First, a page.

Oh but the do have a clear agenda Steve. Oppose whatever the Black guy is for.

Posted by: woody45 on July 1, 2010 at 3:38 PM | PERMALINK

Chortling, he added, "Ronald Reagan would have a hard time getting elected as a Republican today."

The first honest statement that's ever come out of Lindsey Graham's mouth.

Posted by: electrolite on July 1, 2010 at 3:44 PM | PERMALINK

Reagan still honored the Republican first commandment: "Give the rich a break".

Posted by: J. Frank Parnell on July 1, 2010 at 3:47 PM | PERMALINK

Something tells me that New York Times Magazine's big feature on Chuckleberry will not include close examination of his role as Lucy to the Democrats' football.

To do so would be unserious and may negatively affect future access.

Posted by: terraformer on July 1, 2010 at 3:54 PM | PERMALINK

Of course they "have an agenda." Their agenda is making Democrats lose elections, because they are almost entirely Republicans.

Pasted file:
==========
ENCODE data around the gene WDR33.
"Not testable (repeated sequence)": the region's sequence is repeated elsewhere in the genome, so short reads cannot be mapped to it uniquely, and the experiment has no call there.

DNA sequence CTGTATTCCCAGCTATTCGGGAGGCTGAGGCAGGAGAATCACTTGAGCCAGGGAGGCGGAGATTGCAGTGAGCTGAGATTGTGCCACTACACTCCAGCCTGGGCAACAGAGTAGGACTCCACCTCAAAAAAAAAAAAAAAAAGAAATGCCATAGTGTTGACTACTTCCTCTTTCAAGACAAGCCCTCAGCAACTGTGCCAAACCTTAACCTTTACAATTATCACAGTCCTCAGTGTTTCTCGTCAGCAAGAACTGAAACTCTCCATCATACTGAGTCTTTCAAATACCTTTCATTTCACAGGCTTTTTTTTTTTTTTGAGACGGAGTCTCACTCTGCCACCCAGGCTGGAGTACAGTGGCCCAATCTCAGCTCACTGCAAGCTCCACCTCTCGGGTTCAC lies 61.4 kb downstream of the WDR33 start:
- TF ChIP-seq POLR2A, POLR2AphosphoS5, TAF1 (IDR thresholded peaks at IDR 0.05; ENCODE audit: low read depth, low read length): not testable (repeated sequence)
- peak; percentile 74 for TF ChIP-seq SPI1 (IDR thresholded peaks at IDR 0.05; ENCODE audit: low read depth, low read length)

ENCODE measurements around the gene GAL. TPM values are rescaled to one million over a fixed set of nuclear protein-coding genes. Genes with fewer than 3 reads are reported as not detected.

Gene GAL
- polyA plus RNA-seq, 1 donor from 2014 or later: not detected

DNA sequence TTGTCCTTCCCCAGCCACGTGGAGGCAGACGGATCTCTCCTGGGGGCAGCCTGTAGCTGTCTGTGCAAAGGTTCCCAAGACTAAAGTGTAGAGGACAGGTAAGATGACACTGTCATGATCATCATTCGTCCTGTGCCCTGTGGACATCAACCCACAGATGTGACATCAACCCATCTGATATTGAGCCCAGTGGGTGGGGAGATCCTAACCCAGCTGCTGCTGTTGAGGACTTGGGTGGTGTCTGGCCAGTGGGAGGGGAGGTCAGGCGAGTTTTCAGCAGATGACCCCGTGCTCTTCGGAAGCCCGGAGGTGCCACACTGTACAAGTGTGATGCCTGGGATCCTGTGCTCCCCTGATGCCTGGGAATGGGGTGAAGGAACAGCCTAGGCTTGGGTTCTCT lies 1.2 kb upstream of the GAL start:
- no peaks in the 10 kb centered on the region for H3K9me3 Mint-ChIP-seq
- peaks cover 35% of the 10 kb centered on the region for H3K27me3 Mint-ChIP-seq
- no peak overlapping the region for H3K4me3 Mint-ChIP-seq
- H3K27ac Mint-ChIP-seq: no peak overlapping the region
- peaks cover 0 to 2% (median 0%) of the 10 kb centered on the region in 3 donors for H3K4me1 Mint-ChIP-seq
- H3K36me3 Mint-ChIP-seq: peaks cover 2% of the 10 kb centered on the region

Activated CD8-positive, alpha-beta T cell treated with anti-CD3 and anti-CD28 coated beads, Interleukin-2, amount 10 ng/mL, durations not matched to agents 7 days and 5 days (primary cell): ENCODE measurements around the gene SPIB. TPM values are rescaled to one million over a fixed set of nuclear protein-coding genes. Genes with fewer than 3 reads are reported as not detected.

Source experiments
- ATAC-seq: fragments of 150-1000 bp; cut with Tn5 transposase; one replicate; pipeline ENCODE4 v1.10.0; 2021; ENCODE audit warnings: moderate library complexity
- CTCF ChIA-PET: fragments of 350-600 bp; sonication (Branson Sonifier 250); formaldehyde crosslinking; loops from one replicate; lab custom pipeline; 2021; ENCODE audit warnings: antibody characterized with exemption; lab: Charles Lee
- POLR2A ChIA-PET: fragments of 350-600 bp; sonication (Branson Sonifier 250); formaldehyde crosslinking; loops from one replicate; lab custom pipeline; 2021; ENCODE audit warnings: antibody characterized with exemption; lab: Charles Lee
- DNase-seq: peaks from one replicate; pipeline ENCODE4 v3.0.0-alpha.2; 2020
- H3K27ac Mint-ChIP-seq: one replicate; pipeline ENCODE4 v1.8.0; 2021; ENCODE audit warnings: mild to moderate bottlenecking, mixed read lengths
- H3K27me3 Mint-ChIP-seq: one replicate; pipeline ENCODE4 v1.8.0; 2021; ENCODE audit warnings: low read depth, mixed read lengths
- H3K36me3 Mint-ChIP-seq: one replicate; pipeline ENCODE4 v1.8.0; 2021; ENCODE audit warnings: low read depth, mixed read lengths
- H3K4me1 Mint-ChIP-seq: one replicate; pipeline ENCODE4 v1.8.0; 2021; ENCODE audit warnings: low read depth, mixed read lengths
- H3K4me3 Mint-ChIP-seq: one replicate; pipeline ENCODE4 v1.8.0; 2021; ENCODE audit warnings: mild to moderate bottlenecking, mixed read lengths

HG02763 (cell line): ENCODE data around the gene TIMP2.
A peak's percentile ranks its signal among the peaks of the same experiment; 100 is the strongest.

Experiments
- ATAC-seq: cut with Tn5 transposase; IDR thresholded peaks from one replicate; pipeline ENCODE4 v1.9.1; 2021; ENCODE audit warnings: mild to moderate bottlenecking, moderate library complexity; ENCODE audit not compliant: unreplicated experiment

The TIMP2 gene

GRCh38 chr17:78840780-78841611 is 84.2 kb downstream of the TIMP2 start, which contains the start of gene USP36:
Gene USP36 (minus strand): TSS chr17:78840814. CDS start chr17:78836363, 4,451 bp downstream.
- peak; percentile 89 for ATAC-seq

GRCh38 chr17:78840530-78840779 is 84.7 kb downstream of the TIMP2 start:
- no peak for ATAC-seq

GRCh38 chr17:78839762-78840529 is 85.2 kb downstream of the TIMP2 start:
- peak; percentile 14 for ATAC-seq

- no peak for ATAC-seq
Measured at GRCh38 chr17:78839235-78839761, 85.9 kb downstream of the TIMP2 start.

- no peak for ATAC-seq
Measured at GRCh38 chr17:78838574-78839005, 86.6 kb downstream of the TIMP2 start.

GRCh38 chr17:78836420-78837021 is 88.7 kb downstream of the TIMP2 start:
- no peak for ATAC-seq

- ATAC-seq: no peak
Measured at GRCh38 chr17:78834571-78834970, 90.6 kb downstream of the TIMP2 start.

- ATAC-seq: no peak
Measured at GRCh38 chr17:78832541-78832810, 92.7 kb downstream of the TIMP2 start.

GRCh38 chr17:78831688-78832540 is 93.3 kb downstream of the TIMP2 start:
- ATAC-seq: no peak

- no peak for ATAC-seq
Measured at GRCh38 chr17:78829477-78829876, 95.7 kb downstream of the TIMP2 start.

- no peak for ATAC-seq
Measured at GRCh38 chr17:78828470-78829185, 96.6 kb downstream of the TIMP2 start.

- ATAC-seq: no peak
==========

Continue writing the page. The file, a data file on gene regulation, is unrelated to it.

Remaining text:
Jeez, this isn't really hard. Rush Limbaugh said on day, what, six of the Obama administration what the Tea party agenda was? They want the government to fail. Because the government is Democrats.

Posted by: August J. Pollak on July 1, 2010 at 3:55 PM | PERMALINK

A sad reflection on the GOP - Lindsay Graham used to be considered one of the more extreme figures in the GOP caucus; now he's their most sane. Not that that's saying much.

Posted by: Stetson Kennedy on July 1, 2010 at 4:01 PM | PERMALINK

Reagan would just start acting like John McCain becoming another hypocritical phony playing to the media darlings (Reagan: "I hae meant a lot of rreporters in my life but YOU are really something special". Reporter: "(smiling and batting their eyes) "Really" )The media would turn on their heads to swoon on his every word. It isn't only the republicans that have become degraded but the media that supports them as well.